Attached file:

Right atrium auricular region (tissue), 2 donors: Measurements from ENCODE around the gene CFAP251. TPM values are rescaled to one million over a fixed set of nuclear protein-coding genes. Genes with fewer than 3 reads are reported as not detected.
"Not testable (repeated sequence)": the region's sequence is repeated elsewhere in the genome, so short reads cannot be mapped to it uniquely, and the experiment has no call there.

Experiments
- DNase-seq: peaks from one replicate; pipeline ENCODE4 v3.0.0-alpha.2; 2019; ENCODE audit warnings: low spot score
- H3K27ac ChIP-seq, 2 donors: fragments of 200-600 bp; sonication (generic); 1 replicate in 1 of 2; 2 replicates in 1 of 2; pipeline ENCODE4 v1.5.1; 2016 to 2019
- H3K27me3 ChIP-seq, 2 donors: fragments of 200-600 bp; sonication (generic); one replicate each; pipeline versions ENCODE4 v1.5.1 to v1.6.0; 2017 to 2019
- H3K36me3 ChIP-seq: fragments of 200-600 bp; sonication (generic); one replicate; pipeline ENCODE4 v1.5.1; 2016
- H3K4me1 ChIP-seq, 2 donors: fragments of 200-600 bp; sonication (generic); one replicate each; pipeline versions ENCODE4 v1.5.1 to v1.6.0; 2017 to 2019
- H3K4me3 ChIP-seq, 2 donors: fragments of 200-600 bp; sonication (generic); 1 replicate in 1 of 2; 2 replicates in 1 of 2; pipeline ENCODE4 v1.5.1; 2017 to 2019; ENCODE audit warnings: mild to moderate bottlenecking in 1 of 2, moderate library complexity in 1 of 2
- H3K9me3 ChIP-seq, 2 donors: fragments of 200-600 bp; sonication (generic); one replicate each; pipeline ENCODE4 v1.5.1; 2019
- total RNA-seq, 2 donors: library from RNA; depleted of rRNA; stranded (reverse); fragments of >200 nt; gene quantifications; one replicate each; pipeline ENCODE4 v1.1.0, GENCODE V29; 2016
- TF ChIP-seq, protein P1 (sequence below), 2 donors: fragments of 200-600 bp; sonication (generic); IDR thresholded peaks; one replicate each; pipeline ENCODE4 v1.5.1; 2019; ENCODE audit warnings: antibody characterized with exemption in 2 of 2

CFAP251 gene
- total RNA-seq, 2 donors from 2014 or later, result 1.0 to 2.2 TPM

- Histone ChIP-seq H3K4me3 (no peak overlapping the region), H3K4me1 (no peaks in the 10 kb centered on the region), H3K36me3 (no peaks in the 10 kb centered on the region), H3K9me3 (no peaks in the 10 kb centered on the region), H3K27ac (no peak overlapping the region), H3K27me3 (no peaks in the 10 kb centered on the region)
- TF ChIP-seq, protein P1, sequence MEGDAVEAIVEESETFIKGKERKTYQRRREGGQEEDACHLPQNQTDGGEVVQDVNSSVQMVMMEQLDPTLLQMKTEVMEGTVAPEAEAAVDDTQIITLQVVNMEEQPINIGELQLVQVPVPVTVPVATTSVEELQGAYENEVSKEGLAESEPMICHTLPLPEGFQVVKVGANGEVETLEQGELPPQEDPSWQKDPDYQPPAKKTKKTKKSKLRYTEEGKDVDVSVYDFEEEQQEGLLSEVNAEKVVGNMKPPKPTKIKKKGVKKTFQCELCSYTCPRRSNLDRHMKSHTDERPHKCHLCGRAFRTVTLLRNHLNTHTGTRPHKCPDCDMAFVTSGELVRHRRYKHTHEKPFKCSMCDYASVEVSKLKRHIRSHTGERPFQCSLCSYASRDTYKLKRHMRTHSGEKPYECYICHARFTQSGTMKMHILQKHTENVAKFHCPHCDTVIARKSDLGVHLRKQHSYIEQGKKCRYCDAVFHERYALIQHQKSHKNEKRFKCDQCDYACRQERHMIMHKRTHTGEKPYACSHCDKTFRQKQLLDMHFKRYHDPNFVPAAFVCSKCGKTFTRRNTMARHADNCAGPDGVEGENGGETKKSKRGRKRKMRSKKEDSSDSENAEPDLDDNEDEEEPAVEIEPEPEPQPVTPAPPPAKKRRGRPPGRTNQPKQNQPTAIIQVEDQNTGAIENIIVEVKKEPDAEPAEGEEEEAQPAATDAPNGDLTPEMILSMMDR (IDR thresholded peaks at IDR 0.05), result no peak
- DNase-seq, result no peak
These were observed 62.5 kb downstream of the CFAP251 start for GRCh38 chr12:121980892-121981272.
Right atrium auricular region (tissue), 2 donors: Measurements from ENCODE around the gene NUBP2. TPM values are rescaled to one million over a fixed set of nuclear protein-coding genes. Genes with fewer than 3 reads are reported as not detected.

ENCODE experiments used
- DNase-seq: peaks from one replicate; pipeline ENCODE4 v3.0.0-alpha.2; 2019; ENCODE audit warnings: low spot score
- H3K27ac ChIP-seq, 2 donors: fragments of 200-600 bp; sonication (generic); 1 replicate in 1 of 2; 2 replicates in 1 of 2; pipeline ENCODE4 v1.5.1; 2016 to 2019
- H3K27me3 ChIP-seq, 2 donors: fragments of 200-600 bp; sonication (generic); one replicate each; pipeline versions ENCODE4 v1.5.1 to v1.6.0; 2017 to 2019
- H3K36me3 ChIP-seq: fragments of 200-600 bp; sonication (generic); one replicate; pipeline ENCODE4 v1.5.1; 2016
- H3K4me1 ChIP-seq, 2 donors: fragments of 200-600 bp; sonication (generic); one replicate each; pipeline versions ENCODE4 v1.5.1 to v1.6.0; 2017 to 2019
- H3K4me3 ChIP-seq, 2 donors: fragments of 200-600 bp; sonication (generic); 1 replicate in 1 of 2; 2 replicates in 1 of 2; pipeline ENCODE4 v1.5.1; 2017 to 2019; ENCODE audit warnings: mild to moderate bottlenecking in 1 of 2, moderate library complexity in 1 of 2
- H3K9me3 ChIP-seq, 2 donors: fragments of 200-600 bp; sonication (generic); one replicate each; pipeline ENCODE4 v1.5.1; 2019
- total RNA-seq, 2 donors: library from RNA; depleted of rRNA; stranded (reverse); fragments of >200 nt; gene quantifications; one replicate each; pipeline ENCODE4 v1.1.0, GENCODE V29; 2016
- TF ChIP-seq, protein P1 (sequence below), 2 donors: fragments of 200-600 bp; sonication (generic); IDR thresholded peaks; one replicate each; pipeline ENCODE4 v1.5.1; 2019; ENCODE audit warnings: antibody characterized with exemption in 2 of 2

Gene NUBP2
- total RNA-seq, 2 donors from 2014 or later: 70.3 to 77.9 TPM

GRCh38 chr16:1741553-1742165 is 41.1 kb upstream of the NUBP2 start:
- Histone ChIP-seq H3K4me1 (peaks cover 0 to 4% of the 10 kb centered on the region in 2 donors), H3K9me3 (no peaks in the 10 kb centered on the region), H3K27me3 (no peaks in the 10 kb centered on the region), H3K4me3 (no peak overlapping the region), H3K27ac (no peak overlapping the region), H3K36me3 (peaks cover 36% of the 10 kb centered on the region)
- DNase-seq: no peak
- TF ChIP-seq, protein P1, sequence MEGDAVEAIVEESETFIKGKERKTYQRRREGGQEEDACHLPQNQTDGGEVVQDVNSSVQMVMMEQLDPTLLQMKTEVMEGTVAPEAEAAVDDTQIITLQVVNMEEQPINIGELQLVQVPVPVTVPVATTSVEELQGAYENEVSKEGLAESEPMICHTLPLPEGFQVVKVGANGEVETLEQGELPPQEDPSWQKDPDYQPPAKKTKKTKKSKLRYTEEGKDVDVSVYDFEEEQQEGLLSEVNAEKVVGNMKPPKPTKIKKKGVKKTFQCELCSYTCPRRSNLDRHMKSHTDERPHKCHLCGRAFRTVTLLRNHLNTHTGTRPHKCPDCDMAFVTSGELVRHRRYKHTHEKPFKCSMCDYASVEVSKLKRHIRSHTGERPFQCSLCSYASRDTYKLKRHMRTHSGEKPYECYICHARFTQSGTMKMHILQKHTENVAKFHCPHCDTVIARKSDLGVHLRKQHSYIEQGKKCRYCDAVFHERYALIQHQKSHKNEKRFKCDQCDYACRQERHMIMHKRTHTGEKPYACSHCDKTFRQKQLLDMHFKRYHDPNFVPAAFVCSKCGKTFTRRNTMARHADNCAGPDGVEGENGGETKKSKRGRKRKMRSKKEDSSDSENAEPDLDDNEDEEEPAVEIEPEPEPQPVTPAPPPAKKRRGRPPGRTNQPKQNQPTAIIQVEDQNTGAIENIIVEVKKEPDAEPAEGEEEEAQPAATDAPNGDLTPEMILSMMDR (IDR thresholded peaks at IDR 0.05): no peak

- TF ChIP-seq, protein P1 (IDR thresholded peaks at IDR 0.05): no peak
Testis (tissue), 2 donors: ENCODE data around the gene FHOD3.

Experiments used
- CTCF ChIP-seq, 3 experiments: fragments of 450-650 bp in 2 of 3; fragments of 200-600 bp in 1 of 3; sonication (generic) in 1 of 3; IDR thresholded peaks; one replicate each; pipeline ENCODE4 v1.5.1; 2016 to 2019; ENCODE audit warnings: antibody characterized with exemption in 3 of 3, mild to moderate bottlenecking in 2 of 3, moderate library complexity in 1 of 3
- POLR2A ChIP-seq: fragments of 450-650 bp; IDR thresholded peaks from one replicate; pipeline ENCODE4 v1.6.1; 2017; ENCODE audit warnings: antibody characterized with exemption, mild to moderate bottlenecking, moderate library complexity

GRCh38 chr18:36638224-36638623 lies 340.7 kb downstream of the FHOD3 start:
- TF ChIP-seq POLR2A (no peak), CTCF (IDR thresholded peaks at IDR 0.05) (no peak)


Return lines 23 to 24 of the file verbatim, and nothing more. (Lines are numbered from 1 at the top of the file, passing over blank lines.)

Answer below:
- H3K27me3 ChIP-seq, 2 donors: fragments of 200-600 bp; sonication (generic); one replicate each; pipeline versions ENCODE4 v1.5.1 to v1.6.0; 2017 to 2019
- H3K36me3 ChIP-seq: fragments of 200-600 bp; sonication (generic); one replicate; pipeline ENCODE4 v1.5.1; 2016